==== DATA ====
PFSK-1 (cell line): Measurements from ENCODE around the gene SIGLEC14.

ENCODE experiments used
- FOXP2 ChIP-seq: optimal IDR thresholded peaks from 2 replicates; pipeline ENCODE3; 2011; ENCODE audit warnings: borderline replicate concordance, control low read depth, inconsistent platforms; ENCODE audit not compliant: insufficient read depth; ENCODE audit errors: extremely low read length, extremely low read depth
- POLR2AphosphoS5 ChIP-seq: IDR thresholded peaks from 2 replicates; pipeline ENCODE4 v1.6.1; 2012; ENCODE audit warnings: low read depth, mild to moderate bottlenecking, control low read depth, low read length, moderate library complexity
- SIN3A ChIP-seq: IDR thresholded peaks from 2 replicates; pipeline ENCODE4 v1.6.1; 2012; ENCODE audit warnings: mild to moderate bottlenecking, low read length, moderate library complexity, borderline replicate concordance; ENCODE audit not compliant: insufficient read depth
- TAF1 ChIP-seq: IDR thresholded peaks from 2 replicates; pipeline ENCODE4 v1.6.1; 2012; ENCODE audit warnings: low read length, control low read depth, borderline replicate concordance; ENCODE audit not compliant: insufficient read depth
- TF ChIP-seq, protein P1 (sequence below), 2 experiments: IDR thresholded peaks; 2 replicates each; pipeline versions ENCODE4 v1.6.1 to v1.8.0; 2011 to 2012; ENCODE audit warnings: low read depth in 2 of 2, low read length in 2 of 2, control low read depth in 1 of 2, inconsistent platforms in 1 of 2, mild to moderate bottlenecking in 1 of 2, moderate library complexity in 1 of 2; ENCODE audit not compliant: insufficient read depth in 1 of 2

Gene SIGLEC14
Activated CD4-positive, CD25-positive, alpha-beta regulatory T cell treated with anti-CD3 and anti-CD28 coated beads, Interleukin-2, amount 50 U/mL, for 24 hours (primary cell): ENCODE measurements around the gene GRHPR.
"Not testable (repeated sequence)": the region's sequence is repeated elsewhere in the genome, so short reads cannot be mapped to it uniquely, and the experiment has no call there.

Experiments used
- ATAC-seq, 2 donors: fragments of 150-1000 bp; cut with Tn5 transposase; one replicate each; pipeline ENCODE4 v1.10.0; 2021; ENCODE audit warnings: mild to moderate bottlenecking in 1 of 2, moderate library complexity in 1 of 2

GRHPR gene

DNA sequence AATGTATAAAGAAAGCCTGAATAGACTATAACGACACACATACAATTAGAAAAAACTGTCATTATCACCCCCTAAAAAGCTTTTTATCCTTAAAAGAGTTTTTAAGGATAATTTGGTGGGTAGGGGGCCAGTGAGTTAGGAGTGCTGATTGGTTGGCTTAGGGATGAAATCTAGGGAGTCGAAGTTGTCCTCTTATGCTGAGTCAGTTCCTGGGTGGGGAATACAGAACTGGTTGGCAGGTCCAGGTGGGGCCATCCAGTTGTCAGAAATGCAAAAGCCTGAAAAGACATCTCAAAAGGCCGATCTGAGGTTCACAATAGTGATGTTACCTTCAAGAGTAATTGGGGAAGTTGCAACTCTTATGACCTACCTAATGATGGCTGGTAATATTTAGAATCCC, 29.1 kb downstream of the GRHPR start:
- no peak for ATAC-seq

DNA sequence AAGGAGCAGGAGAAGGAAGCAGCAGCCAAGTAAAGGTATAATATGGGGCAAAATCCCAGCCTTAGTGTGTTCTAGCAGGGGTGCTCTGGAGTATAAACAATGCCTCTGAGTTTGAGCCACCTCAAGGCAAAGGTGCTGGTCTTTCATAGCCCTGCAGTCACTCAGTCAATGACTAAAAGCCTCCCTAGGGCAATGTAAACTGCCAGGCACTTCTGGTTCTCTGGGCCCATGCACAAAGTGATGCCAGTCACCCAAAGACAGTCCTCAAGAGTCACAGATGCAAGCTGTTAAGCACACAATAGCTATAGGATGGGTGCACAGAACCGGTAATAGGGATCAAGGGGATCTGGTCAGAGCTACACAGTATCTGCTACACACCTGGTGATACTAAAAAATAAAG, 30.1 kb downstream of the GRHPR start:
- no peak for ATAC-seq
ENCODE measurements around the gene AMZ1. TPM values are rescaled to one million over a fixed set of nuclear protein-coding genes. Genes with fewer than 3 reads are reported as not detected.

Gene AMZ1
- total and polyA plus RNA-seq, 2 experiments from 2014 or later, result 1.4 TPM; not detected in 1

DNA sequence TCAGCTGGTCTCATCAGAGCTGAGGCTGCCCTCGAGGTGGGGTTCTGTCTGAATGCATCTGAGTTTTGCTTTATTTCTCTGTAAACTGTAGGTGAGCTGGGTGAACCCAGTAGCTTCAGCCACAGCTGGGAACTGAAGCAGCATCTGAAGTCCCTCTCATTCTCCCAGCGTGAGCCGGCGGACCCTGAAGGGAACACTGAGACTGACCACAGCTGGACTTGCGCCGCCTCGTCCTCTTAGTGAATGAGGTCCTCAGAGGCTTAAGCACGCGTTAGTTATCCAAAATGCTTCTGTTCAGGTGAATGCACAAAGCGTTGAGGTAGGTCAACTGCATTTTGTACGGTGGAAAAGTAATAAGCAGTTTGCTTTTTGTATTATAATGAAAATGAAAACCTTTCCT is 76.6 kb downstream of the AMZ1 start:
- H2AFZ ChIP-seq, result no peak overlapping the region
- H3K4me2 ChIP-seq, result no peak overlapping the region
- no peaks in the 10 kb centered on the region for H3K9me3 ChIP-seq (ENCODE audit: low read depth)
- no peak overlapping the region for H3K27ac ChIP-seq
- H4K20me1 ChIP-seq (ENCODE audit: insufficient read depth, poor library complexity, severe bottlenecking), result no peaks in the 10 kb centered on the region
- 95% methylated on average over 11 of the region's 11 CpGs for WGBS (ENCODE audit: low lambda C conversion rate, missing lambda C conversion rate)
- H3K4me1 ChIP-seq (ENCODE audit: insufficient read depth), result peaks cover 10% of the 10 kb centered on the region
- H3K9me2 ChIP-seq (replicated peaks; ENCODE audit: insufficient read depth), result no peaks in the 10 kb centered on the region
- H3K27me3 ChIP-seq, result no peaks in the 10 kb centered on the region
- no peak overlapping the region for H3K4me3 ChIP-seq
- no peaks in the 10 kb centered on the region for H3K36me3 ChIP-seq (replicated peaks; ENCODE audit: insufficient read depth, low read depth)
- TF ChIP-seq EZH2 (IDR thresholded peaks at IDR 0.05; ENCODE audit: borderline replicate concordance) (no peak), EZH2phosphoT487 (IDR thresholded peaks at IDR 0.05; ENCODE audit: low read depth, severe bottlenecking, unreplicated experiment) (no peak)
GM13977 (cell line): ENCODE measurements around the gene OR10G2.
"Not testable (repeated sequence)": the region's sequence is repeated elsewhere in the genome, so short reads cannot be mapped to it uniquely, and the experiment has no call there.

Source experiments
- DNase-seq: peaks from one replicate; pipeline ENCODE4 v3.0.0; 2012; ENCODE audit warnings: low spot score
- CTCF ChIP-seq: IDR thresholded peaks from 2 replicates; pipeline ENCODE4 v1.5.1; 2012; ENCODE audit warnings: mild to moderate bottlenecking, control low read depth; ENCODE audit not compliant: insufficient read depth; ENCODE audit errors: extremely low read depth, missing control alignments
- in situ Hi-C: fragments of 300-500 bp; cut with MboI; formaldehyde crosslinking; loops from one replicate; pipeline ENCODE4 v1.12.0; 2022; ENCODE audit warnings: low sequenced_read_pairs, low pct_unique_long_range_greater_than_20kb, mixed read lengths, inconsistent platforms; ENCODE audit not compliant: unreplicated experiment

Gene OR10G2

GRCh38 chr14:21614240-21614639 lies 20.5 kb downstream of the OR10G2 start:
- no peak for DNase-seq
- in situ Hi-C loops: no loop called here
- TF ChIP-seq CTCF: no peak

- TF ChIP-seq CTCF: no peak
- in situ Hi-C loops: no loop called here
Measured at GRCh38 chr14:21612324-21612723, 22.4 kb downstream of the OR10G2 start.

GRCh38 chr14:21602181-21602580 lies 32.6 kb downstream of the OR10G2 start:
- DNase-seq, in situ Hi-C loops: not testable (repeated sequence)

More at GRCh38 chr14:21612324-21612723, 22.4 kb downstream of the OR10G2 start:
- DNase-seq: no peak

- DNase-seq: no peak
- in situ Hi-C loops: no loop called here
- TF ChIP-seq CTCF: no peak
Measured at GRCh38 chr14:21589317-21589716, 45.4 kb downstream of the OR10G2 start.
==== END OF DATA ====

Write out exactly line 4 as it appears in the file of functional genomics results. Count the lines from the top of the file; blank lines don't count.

- POLR2AphosphoS5 ChIP-seq: IDR thresholded peaks from 2 replicates; pipeline ENCODE4 v1.6.1; 2012; ENCODE audit warnings: low read depth, mild to moderate bottlenecking, control low read depth, low read length, moderate library complexity